Louisville might have Muhammad Ali but Europe has its own heavyweight brawler in triple major winner Padraig Harrington.
That's the view of Ryder Cup veteran Paul McGinley, who reckons that Harrington the kind of "mauler" you need in your corner if the Ryder Cup turns nasty.
Crazed US fans are expected to recreate the hostile atmosphere that helped the US surge back from the dead to KO Europe at Brookline in 1999.
But McGinley is convinced that Harrington's fighting qualities can give Nick Faldo a serious edge.
McGinley said: "If it comes down to a scrap where a team really need a point, you want a mauler in there.
"There is nobody better at that than Tiger Woods but close behind him is Padraig. And those two are quite a distance ahead of anybody else.
"Padraig has a game not too dissimilar to Tiger's. They hang in there, they're never beaten, they get up and down, they score when by rights they shouldn't be scoring.
"Padraig really is a scrapper and I use the term as a compliment. Scrappers are the toughest guys to play against. They're like the boxer who hangs onto you and is so clever he keeps scoring points without you feeling it.
"That's what Padraig does. If this Ryder Cup comes down to a scrap, there'll be nobody in either of the two teams better at it than Padraig."
Without Tiger Woods, the US team is relying on the crowd to give them the X-factor they need to stop Europe winning for the fourth time in a row
Europe has lost its playing captain in Colin Montgomerie but McGinley expects world No 4 Harrington to lead with his play on the course and leave the extrovert antics to Spaniard Sergio Garcia.
McGinley said: "I just don't think Padraig has the personality to do it. Padraig is a very humble guy. He won't be the raucous, controversial kind of central figure that Monty has been. I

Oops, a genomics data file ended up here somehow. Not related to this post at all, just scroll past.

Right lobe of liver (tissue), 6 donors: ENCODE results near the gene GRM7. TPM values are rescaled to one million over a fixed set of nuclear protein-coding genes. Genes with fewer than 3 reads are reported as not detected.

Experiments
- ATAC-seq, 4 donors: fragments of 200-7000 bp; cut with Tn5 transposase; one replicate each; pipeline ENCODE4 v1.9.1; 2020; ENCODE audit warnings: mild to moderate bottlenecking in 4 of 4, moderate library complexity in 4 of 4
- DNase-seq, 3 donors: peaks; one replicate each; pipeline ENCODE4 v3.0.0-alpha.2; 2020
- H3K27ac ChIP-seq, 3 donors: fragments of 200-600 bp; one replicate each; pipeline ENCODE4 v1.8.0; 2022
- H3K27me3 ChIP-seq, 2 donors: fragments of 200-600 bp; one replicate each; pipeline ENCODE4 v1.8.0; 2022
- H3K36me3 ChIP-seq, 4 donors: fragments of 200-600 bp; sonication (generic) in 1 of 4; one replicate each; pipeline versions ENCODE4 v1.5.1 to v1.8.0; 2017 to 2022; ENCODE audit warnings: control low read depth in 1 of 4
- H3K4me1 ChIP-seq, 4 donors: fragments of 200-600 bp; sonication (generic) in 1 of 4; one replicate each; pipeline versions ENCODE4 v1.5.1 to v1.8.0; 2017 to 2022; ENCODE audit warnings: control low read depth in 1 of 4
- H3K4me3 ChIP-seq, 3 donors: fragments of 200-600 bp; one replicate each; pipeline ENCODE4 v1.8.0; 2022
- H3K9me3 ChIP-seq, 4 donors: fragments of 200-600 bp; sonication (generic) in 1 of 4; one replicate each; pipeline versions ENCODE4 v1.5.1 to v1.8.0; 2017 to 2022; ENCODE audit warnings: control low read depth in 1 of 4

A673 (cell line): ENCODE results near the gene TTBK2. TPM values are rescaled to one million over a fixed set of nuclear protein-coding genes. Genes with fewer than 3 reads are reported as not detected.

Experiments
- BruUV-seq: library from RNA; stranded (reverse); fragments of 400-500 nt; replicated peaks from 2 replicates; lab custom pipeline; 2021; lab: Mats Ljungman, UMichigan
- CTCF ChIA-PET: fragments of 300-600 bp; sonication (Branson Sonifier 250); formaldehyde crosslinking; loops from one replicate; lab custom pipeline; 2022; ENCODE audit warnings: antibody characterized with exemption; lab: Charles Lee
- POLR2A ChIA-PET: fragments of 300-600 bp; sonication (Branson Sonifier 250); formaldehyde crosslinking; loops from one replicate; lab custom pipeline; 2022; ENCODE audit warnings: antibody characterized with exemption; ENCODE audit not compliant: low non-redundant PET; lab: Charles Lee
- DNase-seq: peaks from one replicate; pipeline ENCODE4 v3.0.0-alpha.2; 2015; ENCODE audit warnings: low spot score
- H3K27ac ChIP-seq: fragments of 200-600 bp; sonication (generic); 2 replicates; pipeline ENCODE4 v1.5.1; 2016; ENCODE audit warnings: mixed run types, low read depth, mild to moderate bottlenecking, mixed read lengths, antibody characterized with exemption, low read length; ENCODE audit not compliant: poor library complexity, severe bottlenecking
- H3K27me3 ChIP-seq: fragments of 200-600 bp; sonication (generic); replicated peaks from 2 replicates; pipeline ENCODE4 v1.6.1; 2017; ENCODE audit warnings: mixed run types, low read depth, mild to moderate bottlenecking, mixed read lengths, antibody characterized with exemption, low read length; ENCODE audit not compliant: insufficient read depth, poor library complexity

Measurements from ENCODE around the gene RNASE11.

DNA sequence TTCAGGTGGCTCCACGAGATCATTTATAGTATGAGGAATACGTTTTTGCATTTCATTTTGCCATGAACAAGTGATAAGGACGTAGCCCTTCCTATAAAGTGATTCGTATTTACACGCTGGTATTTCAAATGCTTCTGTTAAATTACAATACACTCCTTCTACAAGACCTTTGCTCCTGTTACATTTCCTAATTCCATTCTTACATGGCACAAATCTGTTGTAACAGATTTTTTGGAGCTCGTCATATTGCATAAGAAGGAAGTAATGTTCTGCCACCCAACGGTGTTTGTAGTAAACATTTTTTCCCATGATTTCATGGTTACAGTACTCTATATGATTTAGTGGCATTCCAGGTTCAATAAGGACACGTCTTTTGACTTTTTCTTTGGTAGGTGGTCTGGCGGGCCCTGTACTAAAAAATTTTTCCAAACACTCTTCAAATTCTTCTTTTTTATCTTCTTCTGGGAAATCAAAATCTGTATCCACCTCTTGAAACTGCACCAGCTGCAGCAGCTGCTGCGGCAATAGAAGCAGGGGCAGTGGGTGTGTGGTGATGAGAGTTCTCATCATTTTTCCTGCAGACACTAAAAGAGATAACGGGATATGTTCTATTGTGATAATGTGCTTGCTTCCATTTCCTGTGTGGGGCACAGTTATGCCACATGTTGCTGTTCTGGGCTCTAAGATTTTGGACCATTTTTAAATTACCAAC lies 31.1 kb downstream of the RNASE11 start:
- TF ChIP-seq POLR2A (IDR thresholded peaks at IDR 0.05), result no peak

"If you want to look for that kind of figurehead, Padraig will be quite happy to see Sergio take all his energy to the front.
"Sergio loves the Ryder Cup and he's got the leadership qualities you need in the team room. That doesn't mean Sergio will be our lead player out on the course. Padraig will still be number one and will do it in a more understated way.
"The truth is he doesn't have the kind of personality that's intimidating and he doesn't go out of his way to make himself intimidating. But his game is intimidating.
"Padraig's short game is phenomenal. It has been since I've known him from the age of 14. But now his long game has improved so much, too."
Harrington proved this year that his Open win at Carnoustie was no fluke when he retained the Claret Jug with an amazing performance at Royal Birkdale and then snatched the US PGA at Oakland Hills with a TIger-like back nine charge.
And McGinley was not in the least bit surprised to see his close pal prove his critics wrong by winning three Majors in the space of 13 months.
He said: "It's ironic the same guys who say Padraig is so strong mentally were criticising him for having all those second places only 18 months ago.
"But his success in winning three major titles didn't surprise me. I know what's he's like and I knew he was going to come good, which he did when he beat Sergio to The Open last year.
"He's gained hugely in confidence by winning that first major. That is probably the main reason why he's won majors two and three this year.
"Once you get over the hurdle of winning that first title, you reach a comfort zone."